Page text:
Patient and public involvement in research

How do people who get involved want to be known?

Many different terms are used to describe people who get involved in research, including:
  • ‘PPI’ representative/member            
  • Patient (or carer) representative/member
  • Lay representative/member            
  • Member of the public/public representative    
  • Lay/patient advocate              
  • Lay researcher
  • Citizen representative or researcher        
  • User/service user
  • Consumer or client                
  • Survivor
  • Patient/public/citizen partner      
  • Patient/public adviser  
  • Patient/public contributor  
  • Research partner
  • User or patient research consultant        
  • Expert by experience

We asked people what they thought about such terms and what they would prefer to be called; Rosie said the debate was “a nightmare”. One group of people felt it didn’t really matter. ‘PPI (or ‘Patient and public involvement’) is a widely accepted term – but it can be mistaken for ‘payment protection insurance’, and there was general dislike of confusing abbreviations, which were seen as meaningless and off-putting.
Others had strong (but very different) opinions about particular terms; as Neil said, ‘The whole point now is for researchers to view the input of the lay people as sufficiently important, almost as important as their work itself…. So how they are treated, how their views are received, even how they're labelled has to reflect that respect.’

One disagreement was about the word ‘representative’.
The word ‘consumer’ wasn’t really liked, even by people who used it to describe themselves. Margaret, a member of a cancer consumer forum, said, “It's not a name that I necessarily like and I actually prefer PPI rep or a lay advocate in research.” Roger said, “I dislike the word ‘consumer’, which NCRI [National Cancer Research Institute] uses, despite the fact that I chaired the group for three and a half years.” Carolyn thought consumer sounded “a bit passive”.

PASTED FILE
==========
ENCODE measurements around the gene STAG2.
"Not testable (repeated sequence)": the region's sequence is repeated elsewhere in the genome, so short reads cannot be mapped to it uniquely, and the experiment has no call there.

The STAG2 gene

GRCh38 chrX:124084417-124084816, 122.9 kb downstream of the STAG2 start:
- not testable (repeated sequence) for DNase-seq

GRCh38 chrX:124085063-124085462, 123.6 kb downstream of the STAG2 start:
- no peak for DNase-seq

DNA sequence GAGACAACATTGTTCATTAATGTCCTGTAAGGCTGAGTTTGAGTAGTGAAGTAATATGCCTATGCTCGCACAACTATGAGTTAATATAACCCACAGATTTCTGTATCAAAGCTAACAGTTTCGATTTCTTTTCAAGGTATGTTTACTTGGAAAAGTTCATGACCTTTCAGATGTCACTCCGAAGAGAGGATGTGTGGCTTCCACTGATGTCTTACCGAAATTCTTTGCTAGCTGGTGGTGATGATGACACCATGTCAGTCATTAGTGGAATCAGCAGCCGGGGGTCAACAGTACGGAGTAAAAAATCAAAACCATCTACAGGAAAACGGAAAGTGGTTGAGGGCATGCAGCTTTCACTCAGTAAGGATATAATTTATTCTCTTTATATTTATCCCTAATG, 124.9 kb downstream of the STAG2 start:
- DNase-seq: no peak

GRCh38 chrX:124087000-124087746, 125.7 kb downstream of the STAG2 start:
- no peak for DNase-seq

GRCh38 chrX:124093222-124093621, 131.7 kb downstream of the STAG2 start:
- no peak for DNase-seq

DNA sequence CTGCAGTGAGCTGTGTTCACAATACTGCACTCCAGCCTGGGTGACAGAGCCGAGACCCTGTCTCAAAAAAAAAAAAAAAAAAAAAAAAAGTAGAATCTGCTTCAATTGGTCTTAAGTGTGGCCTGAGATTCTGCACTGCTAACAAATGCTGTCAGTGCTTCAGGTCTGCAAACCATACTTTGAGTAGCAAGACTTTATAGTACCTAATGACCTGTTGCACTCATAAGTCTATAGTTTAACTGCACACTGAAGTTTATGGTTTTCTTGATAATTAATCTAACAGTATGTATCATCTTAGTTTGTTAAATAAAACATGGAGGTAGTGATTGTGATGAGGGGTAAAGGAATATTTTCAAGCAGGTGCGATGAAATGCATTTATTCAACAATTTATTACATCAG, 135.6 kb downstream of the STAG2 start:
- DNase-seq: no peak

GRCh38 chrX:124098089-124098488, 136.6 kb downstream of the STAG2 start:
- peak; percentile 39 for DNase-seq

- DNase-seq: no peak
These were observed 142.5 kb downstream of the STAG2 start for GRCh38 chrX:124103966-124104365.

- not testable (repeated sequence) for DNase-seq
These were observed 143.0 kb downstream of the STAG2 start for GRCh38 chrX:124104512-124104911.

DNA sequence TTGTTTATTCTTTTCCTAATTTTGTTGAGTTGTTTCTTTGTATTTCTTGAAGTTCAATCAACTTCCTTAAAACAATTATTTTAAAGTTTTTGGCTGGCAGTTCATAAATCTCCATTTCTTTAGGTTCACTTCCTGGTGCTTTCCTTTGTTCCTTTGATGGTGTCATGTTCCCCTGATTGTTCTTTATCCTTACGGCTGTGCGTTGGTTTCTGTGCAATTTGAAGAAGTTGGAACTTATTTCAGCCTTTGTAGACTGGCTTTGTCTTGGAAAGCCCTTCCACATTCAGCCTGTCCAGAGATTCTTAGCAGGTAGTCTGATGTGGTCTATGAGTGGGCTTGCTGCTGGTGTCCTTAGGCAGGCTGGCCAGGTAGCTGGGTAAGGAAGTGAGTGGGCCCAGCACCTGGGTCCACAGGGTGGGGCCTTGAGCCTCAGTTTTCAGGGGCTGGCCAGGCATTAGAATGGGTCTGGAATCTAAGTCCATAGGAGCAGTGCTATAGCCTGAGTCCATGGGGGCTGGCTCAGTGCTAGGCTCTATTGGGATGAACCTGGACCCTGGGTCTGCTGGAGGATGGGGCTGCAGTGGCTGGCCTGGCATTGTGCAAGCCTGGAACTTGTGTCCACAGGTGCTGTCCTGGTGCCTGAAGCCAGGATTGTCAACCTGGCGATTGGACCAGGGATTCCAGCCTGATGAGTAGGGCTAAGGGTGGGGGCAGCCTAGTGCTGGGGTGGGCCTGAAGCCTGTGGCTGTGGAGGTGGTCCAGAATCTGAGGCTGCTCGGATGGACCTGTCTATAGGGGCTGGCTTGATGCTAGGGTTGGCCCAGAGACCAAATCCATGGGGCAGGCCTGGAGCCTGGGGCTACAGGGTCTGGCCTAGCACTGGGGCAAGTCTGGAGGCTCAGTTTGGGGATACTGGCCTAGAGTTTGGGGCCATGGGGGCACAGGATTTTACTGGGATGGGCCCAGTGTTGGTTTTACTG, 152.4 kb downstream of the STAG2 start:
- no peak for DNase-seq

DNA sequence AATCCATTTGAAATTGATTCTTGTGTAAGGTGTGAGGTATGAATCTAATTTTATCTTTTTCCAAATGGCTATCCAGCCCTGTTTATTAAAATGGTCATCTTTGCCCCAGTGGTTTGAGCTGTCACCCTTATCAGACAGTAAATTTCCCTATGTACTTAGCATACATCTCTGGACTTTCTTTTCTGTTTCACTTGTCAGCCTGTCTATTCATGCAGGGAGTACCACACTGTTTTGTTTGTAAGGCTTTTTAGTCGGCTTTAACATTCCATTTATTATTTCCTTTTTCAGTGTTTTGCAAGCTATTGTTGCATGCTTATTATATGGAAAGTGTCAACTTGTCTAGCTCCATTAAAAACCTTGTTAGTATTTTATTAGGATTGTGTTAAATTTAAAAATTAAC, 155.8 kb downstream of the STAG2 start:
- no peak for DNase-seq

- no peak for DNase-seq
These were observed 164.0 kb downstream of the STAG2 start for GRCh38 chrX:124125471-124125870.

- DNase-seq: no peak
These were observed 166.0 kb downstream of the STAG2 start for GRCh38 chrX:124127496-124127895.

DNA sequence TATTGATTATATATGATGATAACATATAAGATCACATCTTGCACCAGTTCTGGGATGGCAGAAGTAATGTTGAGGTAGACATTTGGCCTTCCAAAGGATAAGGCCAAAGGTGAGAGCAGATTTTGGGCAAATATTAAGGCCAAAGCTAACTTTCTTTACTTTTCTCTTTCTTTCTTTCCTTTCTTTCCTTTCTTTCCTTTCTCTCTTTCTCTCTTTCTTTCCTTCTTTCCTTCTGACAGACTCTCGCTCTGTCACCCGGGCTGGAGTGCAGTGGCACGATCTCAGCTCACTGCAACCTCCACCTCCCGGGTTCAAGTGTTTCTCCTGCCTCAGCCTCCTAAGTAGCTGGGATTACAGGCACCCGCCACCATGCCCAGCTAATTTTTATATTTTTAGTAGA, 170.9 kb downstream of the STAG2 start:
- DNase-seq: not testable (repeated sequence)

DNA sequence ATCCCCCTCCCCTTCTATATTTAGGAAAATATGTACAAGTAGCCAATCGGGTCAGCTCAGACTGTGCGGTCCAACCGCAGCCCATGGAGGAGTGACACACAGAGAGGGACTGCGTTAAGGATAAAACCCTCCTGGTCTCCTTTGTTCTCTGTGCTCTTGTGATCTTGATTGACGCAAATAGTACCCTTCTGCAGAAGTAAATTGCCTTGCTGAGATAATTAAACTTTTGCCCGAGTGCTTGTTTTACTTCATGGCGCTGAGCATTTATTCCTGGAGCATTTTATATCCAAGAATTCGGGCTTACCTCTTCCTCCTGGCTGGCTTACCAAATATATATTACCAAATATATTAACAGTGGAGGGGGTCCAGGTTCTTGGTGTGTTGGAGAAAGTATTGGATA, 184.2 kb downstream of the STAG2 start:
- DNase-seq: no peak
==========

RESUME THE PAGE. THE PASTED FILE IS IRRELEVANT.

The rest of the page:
There was a wider range of views about words like ‘patient’ (or ‘carer’), ‘lay’, ‘public’ ‘user’ and ‘citizen’. Not everyone who gets involved in medical research sees themselves as a patient or carer. ‘User’ is a common term in mental health, but some people actively preferred ‘patient’ (or ‘carer’).
The word ‘lay’ is sometimes felt to imply a lack of skill or status and is therefore often avoided. Mary wanted to ‘reclaim’ the word ‘lay’ to ensure it didn’t refer to people who came from professional backgrounds, and others agreed it could be confusing. Dave X saw most of the lay members on his local clinical commissioning group as “just people drawn from echelons of business and stuck in there as The Lay Member. They're not really patients or users, consumers as such, so I have difficulty with that – I don't like that term at all.” It also reminded him of lay readers in church. 

‘Research partner’ or ‘patient researcher’ may suggest more equal membership of the research team. Jennifer thought you were more likely to be listened to if you were called a partner. On the other hand, it might also mean academic research partners in other universities or organisations.
Most people agreed there was no easy answer to the question, but researchers need to be aware that it is a sensitive issue for some people. One solution is to ask people how they would like to be called at the start of a new project, and then move on. But Brin and Marney, who are both stroke survivors, said how people refer to themselves may change as they recover from illness and become more involved, so researchers need to think about this too. Both Francesco and Carolyn liked the idea of just using people’s names, and Hazel said that the correct term was simply “person – human being”.
See also:
Representing a range of views and experiences – diversity’ 
Representing a range of views and experiences – being representative

Last reviewed July 2017.


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